Bay intransitive verb [ imperfect & past participle Bayed (bād); present participle & verbal noun Baying .] [ Middle English bayen , abayen , Old French abaier , French aboyer , to bark; of uncertain o...
Found on http://www.encyclo.co.uk/webster/B/24

Bay

Bay noun [ French baie , from Late Latin baia . Of uncertain origin: confer Ir. & Gael. badh or bagh bay, harbor, creek; Bisc. baia , baiya , harbor, and French bayer to gape, open the mouth.] 1. (Geology) An inlet of the sea, usually s...
Found on http://www.encyclo.co.uk/webster/B/24

Bay

Bay transitive verb To bark at; hence, to follow with barking; to bring or drive to bay; as, to bay the bear. Shak.
Found on http://www.encyclo.co.uk/webster/B/24

Bay

A body color ranging from tan to reddish-brown, with black mane and tail, and usually black on the lower legs
Found on http://www.gaitedhorses.net/Articles/HorseGlossary.html

Bay

A body of sheltered water found in a crescent shaped coastal configuration of land.
Found on http://www.physicalgeography.net/physgeoglos/b.html

Bay

A color of horse. Black mane and tail, black lower legs, and reddish brown over the rest of the body.
Found on http://www.georgianindex.net/horse_and_carriage/horse-glossary.html

Bay

A compartment in the layout of a church, marked by shafts, main arcade and often by vaulting over each single compartment. A double bay is a pair of adjacent bays in a church with piers of alternating forms. (hg note: separate entry created for double bay)
Found on http://www.crsbi.ac.uk/resources/glossary.html

Bay

a division of a church or roof, usually marked by arcade arches or roof trusses.
Found on http://www.encyclo.co.uk/local/20941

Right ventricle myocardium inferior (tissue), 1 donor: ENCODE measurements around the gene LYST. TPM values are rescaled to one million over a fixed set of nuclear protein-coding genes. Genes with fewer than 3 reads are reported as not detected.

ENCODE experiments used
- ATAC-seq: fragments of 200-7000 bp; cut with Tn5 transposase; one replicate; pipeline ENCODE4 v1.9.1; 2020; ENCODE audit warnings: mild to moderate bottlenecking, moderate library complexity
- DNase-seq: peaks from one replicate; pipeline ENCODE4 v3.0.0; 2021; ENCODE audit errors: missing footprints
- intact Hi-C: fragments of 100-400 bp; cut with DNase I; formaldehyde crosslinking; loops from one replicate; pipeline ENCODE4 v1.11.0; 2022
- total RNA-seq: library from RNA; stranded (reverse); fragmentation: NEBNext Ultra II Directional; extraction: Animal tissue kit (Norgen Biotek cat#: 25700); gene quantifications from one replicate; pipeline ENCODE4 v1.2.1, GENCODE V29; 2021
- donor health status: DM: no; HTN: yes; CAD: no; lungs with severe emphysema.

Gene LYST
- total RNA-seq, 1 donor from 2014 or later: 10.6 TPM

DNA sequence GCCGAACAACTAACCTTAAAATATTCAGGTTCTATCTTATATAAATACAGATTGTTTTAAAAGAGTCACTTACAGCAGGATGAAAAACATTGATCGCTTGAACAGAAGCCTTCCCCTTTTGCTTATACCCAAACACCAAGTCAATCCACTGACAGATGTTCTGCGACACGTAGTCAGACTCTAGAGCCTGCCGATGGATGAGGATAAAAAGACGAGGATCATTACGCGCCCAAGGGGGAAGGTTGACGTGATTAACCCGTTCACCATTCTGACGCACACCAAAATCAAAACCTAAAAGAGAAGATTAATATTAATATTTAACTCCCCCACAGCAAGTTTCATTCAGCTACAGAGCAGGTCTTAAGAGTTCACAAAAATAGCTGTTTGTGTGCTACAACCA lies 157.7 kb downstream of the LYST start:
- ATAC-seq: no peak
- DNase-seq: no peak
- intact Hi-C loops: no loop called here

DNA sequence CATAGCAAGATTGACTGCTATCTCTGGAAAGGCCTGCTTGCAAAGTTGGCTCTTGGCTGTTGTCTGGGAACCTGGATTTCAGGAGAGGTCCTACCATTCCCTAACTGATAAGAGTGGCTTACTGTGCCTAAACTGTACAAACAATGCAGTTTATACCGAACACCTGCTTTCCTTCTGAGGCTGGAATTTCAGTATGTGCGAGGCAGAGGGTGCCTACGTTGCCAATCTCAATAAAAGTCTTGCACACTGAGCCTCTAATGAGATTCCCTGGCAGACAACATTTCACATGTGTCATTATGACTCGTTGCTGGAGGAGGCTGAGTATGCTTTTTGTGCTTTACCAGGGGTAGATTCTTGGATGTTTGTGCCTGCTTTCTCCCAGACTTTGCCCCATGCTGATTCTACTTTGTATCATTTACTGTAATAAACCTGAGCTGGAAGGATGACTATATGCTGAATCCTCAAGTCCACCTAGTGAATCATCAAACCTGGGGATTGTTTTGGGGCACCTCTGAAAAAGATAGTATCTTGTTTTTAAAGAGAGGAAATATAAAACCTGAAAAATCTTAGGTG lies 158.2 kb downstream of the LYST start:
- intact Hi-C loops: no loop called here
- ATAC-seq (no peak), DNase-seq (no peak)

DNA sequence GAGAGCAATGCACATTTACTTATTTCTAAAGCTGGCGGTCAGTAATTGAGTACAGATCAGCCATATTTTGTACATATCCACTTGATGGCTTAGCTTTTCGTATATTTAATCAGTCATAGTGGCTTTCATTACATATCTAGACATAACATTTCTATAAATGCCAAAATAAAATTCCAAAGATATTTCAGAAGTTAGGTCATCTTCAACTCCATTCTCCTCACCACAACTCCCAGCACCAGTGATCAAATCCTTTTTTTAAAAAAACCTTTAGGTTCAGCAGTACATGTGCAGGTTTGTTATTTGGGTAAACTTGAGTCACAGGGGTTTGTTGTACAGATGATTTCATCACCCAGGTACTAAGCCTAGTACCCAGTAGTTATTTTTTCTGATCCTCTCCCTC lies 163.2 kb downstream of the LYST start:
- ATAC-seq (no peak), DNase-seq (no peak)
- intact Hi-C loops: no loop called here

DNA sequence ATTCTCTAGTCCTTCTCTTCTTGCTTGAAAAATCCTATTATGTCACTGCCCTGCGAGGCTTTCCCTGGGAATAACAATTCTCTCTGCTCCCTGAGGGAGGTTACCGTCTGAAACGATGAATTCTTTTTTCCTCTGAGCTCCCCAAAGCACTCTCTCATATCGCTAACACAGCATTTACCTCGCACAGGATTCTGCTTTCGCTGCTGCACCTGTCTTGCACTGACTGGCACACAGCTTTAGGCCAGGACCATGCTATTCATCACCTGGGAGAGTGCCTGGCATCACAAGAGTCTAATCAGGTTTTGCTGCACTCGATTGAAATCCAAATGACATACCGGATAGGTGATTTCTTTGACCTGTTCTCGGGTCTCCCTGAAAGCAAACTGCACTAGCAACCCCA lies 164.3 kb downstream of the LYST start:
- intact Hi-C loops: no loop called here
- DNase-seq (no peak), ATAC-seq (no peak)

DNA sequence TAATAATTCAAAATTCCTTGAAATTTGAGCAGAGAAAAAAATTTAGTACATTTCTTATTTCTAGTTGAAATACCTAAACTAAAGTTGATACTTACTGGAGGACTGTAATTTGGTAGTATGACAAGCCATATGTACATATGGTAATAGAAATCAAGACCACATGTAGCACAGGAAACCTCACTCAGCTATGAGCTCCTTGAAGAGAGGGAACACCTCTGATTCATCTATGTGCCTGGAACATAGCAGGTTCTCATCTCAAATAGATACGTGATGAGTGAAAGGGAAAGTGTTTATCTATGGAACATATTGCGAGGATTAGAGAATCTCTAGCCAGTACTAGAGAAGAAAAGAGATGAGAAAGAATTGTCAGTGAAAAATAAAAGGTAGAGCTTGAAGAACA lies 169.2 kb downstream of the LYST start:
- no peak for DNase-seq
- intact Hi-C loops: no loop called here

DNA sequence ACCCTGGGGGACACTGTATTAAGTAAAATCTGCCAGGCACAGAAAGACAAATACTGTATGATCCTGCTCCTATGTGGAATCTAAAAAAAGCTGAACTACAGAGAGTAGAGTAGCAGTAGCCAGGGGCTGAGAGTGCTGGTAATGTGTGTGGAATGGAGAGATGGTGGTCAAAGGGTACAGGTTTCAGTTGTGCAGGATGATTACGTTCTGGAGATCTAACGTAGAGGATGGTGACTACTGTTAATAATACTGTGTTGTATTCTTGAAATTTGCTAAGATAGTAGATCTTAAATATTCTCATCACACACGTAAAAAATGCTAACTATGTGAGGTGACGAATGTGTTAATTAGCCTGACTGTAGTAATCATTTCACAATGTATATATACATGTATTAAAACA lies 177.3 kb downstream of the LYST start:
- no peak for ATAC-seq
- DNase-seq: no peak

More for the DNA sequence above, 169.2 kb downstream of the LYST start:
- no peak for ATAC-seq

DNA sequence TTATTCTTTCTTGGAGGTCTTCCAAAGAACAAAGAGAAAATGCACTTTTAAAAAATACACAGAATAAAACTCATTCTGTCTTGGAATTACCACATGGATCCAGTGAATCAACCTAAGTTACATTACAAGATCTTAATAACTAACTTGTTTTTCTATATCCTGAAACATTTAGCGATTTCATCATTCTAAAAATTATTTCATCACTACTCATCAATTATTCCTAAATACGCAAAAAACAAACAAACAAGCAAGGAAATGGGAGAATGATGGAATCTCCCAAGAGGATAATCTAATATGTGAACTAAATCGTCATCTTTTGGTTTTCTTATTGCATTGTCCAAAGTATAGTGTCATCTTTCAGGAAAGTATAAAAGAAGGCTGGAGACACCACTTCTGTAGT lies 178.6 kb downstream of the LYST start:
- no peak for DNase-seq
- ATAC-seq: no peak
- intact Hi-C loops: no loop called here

Bay

a division of a church or roof, usually marked by arcade arches or roof trusses.
Found on http://www.encyclo.co.uk/local/22200

Bay

A major vertical division of a large, interior wall. There are usually more than one, such as a nave that is divided into seven bays (fig.1).
Found on http://www.athenapub.com/14glossary.htm

bay

A part of a sea or lake indenting the shore line, the word is often applied to very large tracts of water around which the land forms a curve, as Hudson's Bay. ... (09 Oct 1997) ...
Found on http://www.encyclo.co.uk/local/20973

Bay

A recess or inlet in the shore of a sea or lake between two capes or headlands, not as large as a gulf but larger than a cove. See also bight.
Found on http://www.stripers247.com/Fishing-Glossary.php

Bay

A recess or INLET in the shore of a sea or lake between two capes or headlands, not as large as a GULF but larger than a COVE. See also BIGHT, EMBAYMENT. See Figure 5.
Found on https://www.encyclo.co.uk/local/20127

Bay

A regularly repeating division of a fa├žade, marked by fenestration.
Found on http://www.encyclo.co.uk/local/22195

Bay

A regularly repeating division of a facade, marked by fenestration.
Found on http://www.encyclo.co.uk/local/22196

Bay

A section of a building distinguished by vertical elements such as columns or pillars. Often, a bay will protrude from the surface of the wall in which it is situated, thus creating a small, nook-like interior space, often of a rectangular or semi-hexagonal outline. See bay window.
Found on http://www.architecturaltrust.org/outreach/education/glossary-of-architectu